There are a few subjects more perfectly suited to the medium of film than the sports story. Sports provide a built-in context for storytelling: a team that functions as a surrogate family, conflict baked in, and fans and supporters alike to help move the plot along. In terms of setup, they are effectively unmatched. Sports movies provide a framework upon which you can hang a story about characters overcoming odds and achieving greatness, either professionally or personally.
Ray “Ray-Ray” McElrathbey’s story is seemingly also perfectly designed for the cinema. After gaining a full scholarship to Clemson University to play football, he ends up also taking custody of his eleven-year-old brother Fahmarr after his mother relapses. There’s a lot of potential for story and character there, and the resulting film does its best –for better and for worse– to tell as much of it as possible.
McElrathbey’s story is a remarkable one and one that speaks to the character of his school. In taking in Fahmarr while living in dorms Ray endangered his entire future, and when the school found out, they rallied around him and helped find a place to live, manage his schedule, and ultimately raise Fahmarr. It’s exactly the kind of story that has so many important moments that adapting the story must be have been incredibly difficult.
The hits the ground running and the pace never lets up from the first frame to the last, and despite the two-hour runtime still feels more than a little overstuffed. More importantly, for a film that is so full of stuff happening there is precious little in the way of stakes or conflict. When Ray arrives, he meets a girl who the quarterback likes. She’s not with the quarterback though; they just went to high school together! The same quarterback doesn’t really like Ray-Ray because Ray-Ray seems distracted. One conversation later and they’re good, though.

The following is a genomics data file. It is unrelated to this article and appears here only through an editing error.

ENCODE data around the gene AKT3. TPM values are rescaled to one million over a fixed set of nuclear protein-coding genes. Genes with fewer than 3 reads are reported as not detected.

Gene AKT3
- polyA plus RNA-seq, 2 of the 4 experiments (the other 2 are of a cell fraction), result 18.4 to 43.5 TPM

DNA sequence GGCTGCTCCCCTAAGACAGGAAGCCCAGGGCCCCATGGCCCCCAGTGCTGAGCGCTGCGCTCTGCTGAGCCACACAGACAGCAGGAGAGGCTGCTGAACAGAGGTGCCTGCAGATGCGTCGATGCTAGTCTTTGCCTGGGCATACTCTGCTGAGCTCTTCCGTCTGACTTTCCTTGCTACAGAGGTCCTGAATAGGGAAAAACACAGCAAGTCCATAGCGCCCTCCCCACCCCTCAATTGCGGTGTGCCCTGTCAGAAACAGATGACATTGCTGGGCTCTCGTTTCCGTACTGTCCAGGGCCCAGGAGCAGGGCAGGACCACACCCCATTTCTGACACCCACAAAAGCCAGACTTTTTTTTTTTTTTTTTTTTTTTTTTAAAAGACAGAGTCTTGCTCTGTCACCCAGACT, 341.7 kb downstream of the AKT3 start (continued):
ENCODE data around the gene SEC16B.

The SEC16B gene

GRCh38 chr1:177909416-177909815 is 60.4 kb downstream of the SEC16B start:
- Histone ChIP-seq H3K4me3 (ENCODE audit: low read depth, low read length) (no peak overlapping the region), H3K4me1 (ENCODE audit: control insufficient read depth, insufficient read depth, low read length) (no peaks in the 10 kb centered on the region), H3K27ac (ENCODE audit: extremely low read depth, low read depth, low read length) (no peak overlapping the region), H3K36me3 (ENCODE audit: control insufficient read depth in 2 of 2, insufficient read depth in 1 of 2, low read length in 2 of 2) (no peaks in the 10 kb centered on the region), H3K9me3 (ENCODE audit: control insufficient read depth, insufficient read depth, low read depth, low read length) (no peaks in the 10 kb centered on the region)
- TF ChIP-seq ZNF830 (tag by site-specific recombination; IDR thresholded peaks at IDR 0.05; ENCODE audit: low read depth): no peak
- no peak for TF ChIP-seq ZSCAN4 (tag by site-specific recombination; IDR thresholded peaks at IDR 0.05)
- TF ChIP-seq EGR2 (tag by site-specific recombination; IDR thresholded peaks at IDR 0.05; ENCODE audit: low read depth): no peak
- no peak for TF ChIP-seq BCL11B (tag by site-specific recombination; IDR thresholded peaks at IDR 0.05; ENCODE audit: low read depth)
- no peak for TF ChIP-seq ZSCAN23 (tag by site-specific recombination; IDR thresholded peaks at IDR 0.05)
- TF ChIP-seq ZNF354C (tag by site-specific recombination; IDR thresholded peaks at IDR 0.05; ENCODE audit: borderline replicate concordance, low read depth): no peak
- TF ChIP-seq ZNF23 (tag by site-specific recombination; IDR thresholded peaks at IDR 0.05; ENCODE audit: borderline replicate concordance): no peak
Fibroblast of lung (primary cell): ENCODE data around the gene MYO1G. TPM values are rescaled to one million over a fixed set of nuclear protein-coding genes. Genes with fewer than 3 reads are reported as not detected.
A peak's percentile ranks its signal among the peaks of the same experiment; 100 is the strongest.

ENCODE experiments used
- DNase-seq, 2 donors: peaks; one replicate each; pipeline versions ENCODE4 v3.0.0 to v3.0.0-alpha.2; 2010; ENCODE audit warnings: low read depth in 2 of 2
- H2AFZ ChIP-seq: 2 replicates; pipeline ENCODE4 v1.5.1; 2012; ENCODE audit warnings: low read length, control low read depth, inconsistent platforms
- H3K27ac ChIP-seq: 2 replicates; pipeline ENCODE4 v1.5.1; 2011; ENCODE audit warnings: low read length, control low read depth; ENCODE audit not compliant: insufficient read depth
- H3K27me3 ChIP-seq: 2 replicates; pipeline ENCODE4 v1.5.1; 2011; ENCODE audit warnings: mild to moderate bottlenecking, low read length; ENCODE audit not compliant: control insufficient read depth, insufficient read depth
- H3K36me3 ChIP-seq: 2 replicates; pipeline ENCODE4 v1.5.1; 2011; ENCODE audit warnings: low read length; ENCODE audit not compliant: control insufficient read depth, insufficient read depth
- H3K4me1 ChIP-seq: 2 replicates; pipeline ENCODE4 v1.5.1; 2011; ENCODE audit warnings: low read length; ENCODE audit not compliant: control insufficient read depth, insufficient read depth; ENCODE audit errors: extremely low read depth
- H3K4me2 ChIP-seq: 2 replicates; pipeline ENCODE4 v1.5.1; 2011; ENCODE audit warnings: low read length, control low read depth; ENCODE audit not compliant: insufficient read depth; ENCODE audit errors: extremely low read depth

This kind of thing happens throughout the movie. Part of the problem is that the film progresses at a breakneck pace, there’s not really a lot of time for these conflicts while we’re trying to worry about what is going to happen to Fahmarr, but since it’s also a true story we also know that this story is going to have a happy ending.
Where the pacing stumbles though, the cast is good. Jay Reeves and Thaddeus J. Mixson are good as Ray and Fahmarr respectively, and Corinne Foxx brightens up every scene she appears in. James Badge Dale shows up as the coach that believes in Ray and gets the inspirational speeches that keep Ray going through the toughest of times.
I suppose what I am getting at here is that while you haven’t seen this movie before, you have definitely seen this movie before. Director Reginald Hudlin adds some visual flair, shooting scenes in long takes that allow conversations and action alike to flow. One football game, in particular, shot during half time of an actual Clemson Tigers game, is absolutely electric.
This is a film that is exactly what you think it is going to be. An extraordinary your man does extraordinary things, and everyone lives happily ever after. Sports can provide a perfect framework for great storytelling, but it’s not a guarantee. Safety lives up to its own name; it doesn’t take any chances with its material, nor does it take any chances with the way it tells its story. That doesn’t make it a bad movie, but it does hold it back from being a great one.
Safety premieres on Disney+ on Friday, December 11th